Lastly, termites prefer to invade wood or any types of material that have cellulose.


Do not bury scrap wood or waste lumber in your yard. If it is in the soil termites will be attracted to it.

Decaying Vegetation

Clear downed branches or decaying twigs and plants before they submerge into the soil.


Mulch provides a useful purpose but is best placed in areas of your garden that aren’t directly adjacent to the walls of your home. It can provide a food source and water source in the form of moisture and irrigation.

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Termites will consume any material that contains cellulose. Some of the more obvious signs could be small holes in wood, crumbling drywall, sagging doors or floors, insect winds and small shelter tubes
Minimize excess building materials and scrap wood touching the ground. Concrete slabs or stands can be used to raise the wood off the ground.

Limit stockpiled timber or firewood near external walls or raise above the ground.

Limit wood to ground contact. Home improvement centers now offer concrete supports that raise the wooden support beams for decks and patios off the ground.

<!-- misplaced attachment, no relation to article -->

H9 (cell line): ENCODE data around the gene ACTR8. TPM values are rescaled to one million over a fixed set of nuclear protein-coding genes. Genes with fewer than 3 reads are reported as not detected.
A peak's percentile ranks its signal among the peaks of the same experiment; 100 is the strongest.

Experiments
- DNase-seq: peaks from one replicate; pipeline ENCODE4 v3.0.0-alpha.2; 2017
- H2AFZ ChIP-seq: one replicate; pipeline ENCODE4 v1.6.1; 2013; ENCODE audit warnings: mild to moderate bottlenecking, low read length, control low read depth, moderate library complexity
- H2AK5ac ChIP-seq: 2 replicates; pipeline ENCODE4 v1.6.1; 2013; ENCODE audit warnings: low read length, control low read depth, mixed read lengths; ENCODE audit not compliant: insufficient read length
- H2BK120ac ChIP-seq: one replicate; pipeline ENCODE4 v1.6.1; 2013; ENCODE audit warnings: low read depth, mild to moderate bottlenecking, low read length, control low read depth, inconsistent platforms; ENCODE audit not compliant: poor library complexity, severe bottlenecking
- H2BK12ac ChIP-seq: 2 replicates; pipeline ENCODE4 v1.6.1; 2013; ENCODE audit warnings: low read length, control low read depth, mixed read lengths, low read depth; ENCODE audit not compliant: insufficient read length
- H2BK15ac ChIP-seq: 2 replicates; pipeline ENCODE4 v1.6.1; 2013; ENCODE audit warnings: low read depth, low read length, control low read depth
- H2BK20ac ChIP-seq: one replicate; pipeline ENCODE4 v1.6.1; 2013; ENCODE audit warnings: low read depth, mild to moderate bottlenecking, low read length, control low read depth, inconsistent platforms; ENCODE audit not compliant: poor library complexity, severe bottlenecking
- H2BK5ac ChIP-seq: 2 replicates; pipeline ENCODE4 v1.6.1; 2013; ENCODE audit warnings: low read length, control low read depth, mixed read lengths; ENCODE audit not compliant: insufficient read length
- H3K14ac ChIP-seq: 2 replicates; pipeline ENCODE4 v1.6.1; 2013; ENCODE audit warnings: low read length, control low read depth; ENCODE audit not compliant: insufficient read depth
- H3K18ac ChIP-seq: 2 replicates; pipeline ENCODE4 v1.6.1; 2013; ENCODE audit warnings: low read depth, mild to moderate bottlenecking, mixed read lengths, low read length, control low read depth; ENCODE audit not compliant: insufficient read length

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Termites cannot survive without a source of water present.


Identify and fix all water leaks in and around your home. Do not give termites a free water source that is close to your home.

Any standing or pooling water should be dealt with as well as leaking gutters.

The most common example of leaks around I see on a daily basis is the hot water service relief valve and air conditioning unit condenser overflow points not being connected. This can easily be remedied by connecting them to the storm water system.

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Landscaping Considerations

– Avoid gardens alongside your home especially if you have a chemical barrier at the perimeter. Normal gardening or use of topsoil may ruin the barrier and void your warrantee.

– If you must have gardens alongside your home do not raise the beds above the existing ground level especially with slab-on-ground construction. The ground level or finished paving level must be at least 75mm below the damp-proof course line or the bottom of the weepholes. Never cover up the weepholes.